And Now the Happy Hour Has Been Patented

Photograph by Yoon S. Byun/The Boston Globe via Getty Images

Last month, the prolific technology investor Bill Lee and a couple of cohorts were granted a patent for happy hours. Not the kind where you get discount drinks at a bar, but rather a type of virtual happy hour where you get discount goods on gaming and social networking sites.

Patent 8,180,852 basically works like this: Joe Smith pays Zynga $100 to start a happy hour in which all FarmVille players get a 50 percent discount on virtual apples they buy during the hour. People on FarmVille will see a note pop up on their screens saying that Joe Smith has sponsored a happy hour on apples. Joe Smith, in theory, makes some new friends and expands his social network from this action, other players get discount apples, and Zynga sells more virtual goods. “It’s almost like an ad that’s sponsored by you, and then everyone says, ‘That person is cool’ and starts following you,” Lee says. “You become the hero.”

The patent application was filed in January 2007 as an “apparatus for increasing social interaction over an electronic network.” The filing described a system that “monitors for a user input requesting initiation of a happy hour, and when the input is detected, modifies the webpages to alert users of the happy hour. The users are notified of which user initiated the happy hour, and are also notified that interaction incentives accumulate at an increased rate during the happy hour. The system also tracks user scorings that accumulate based on the user interaction, and enables certain website features based on these user scorings. The system also tracks ratings for user-uploaded objects and identifies top rated objects for displaying on webpages viewable by other users.”

Fubar, a social networking site that bills itself as an online bar, has been testing the happy hour concept for about three years. Lee describes the service as a “cash-cow,” saying that Fubar users like to buy each other virtual drinks and chat. “People want to be greeted like Norm in Cheers and have their 15 seconds of fame,” Lee says.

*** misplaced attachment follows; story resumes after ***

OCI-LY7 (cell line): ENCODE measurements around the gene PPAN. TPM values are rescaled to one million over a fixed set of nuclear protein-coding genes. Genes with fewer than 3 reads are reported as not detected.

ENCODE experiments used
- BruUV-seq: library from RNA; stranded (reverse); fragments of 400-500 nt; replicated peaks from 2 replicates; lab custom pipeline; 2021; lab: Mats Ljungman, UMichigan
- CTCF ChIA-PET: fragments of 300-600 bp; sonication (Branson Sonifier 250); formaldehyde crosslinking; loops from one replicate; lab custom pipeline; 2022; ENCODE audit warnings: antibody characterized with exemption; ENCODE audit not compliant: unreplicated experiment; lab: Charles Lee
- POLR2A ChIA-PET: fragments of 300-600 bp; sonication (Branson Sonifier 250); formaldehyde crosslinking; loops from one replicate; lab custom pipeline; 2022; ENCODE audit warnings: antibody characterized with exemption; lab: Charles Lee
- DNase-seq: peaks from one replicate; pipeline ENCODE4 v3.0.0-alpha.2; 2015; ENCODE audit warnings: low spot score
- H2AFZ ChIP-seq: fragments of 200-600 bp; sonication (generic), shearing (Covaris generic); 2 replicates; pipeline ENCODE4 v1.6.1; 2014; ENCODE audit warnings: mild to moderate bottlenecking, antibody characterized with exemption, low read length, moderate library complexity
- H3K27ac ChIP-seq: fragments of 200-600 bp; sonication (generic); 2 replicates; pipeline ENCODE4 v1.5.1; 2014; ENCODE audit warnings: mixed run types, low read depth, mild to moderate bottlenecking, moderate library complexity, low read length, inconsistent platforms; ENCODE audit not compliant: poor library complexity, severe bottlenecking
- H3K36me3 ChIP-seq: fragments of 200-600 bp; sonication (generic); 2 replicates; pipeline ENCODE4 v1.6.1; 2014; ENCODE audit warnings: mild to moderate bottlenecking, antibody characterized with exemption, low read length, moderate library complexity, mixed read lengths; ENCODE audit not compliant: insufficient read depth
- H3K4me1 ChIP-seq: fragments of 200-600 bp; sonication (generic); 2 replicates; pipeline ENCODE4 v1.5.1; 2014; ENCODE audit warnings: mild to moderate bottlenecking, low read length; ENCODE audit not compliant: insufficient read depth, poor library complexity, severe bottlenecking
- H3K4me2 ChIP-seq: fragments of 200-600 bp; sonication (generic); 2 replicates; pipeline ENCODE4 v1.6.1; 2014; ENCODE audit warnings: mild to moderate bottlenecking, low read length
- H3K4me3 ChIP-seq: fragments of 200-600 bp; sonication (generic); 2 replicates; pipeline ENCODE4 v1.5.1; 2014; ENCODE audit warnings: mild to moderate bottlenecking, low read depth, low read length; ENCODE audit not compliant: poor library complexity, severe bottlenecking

Now the goal is to take the happy hour concept to gaming sites, such as online casinos, where people can sponsor discounts on virtual chips and, one day, to big-time social networks such as Facebook and Twitter. “Everyone wants to collect more followers on Twitter and more friends on Facebook,” Lee says. He pitches the happy hour concept as a more subtle approach to acquiring attention than, say, Facebook’s idea of having people pay to have their posts inserted into friends’ newsfeeds. “No one wants to say, ‘Be my friend for $500,’” Lee says. “Social recognition is what people want to buy, and, if you can do it indirectly, then that’s a win. I think the Facebook thing is a bit clumsy and cheese. This is more suave.”

Lee envisions a day in which retailers such as Wal-Mart Stores use social networks to trigger happy hours in their stores. “The concept works really well on virtual inventory, but you could see it in the offline setting, too,” Lee says. “People might get a note on Twitter saying certain items at Wal-Mart are available at a 50 percent discount thanks to company X that sponsored the happy hour.”

Lee confesses that the hard-core research behind this idea occurred at bars. “I went to a ton of happy hours in college and always liked the happy-hour concept,” he says. “I thought it would be a great way to meet girls.”

Lee did all that boozing while getting an accounting and financing degree from UC Berkeley and later JD/MBA from UCLA. He spent a summer at a law firm, which persuaded him to run screaming from the legal profession. And so Lee decided to take a crack at the startup world and served as co-founder and chief executive of Remarq, a company that specialized in helping companies manage their messaging services. In 2000, Lee sold Remarq for $265 million to Critical Path. In the decade that has followed, Lee has invested in such companies as Tesla Motors and SpaceX, which are both run by his close friend Elon Musk. He has also put money into social media and gaming types like Yammer, Hootsuite, Posterous, and Tweetdeck. Last year Lee held about 200 meetings in the lobby of San Francisco’s St. Regis hotel, where he lives.

Lee is 41 but looks about 20 years younger with his black ponytail and laid back vibe. After getting rich from Remarq, he spent two years surfing and living in Costa Rica and now spends a lot of time in the Dominican Republic, where he owns a hotel dedicated to kite surfing. “It’s a budget place right on the beach and is one of the top three spots in the world to kite board,” Lee says. “Surfing is my true passion.”

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